That puts our average rare price at $1.26. Looking at the Mythics, it’s hard to say which ones are truly worthless. Mythics have Little Kid Appeal, which means they’re easy to trade away to get cards you care about. Again being generous, I’m only going to zero away Maelstrom Nexus, Thraximundar and Defiler of Souls. That puts the average mythic price at $3.67.
Redoing the calculations with those numbers, you’ll see why the average pack is really not worth it’s retail price at all: the new reference price is an anemic $2.07. Just losing the dollar from the commons was 25% of the overall value. So now that it’s clear your cards are on average only going to be worth half of what you pay for them, let’s tackle the second reason you shouldn’t open that pack that’s tempting you right now.
Variance. You hear poker players bandy around this term a lot and I hear Patrick Chapin’s not a big fan of it. [An aside – go find out what Zero Variance Magic is and find someone who will play it with you. You haven’t known pain until you try to figure out the perfect play using every Magic card ever printed.] In simple terms, variance is just a fancy way of saying that the fewer packs you open, the worse the chance is that probability is being represented accurately.
Think about it, if you pop open a pack and find a 20 dollar rare, that’s not indicative of the “average” value of the set! Not that you’re complaining, but your scientific brain should at least say “hey, not every rare is worth 20 bucks!” Let’s say you open another. Your pull? The worst crap rare of all time. You toss it into the fireplace and enjoy the 10 milliseconds of heat it provides you before being incinerated. Now your average pack is worth around 10 dollars. Still not anywhere near indicative of the actual underlying probabilities. This is why large sample sizes are important – statistics are only meaningful when the “experiment” is repeated a great number of times. If you’re opening many cases of booster boxes, you’ll start to see the numbers even out. You might even be working in such quantity that you can sell 4x sets of Commons and Uncommons – units that are meaningful, efficient and valuable to lazy Magic players.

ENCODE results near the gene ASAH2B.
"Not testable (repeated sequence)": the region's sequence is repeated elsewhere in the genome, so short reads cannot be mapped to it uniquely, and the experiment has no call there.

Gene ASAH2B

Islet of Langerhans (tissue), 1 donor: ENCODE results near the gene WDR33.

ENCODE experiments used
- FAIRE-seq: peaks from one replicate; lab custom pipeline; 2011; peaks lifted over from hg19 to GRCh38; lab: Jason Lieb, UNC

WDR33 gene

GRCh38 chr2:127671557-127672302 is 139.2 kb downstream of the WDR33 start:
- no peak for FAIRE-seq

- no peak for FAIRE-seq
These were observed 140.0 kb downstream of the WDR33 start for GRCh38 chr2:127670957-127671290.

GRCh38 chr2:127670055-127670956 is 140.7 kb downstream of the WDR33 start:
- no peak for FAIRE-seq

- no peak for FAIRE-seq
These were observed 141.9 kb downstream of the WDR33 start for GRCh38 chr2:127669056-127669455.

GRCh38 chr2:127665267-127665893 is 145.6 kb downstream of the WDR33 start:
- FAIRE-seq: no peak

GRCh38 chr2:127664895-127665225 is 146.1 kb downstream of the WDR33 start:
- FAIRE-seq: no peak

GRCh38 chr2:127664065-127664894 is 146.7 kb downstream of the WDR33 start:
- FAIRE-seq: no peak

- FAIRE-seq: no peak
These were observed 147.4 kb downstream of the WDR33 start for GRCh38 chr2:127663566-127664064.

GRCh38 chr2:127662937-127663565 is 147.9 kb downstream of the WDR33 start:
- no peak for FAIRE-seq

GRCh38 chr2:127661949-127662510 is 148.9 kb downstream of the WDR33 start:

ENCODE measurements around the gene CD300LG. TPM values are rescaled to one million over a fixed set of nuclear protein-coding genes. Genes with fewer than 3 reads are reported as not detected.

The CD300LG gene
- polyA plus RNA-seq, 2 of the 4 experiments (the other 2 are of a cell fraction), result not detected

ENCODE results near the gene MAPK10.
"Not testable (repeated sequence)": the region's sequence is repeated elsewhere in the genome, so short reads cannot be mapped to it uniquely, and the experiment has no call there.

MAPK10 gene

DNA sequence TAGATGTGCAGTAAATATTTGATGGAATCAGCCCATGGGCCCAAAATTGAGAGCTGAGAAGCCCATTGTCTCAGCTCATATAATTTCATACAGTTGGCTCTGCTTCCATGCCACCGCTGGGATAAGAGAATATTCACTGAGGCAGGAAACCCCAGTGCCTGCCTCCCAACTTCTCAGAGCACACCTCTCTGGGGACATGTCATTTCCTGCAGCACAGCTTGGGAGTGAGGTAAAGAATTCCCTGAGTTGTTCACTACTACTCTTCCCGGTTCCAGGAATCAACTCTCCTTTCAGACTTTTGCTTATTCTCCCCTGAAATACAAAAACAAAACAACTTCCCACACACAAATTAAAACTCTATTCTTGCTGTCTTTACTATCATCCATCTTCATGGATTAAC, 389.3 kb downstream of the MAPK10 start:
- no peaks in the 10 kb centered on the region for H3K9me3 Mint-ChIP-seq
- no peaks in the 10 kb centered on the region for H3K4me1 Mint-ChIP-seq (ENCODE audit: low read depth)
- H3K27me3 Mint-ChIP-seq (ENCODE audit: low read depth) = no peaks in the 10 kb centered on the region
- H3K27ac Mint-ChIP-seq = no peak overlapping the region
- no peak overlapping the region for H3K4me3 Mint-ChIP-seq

The bottom line is that it’s just not cost-effective to open packs. It’s better to draft them, trade them, sell them, or just save them in a drawer somewhere for a while. Opening a pack is fun for about 11 seconds and every so often you get the rush of opening an uber-rare, but if your main goal is being smart about your Magic finances, keep your pack sealed. If you absolutely must open sealed product, see if you can exchange it for a different set. Many retail stores will let you substitute your prize packs so do your research before you accept the most current set. While I haven’t crunched the numbers for all of Standard, a short bit of work should reveal the sets with the highest expected value.
Until next time, remember that every set has it’s Pale Moons.
PS: I did the figures for Lorwyn, and although it is a larger set than Alara Reborn, it’s got 50 cents a
pack on ARB. At 2.57, it’s starting to reach the point where buying the cards in large bulk and opening them could be a break-even endeavor. I wonder what Future Sight’s prices upon release would look like. If you simply change Cryptic Command’s price to reflect what Tarmogoyf might have looked like (~40 dollars), the average pack value shoots up to 2.85! At that level of EV for a pack, it’s easy to see why dealers decided Future Sight was worth more opened than sealed. When you open as much product as large dealers do, you minimize variance and also accumulate enough of the zero value commons and uncommons to sell in Playsets.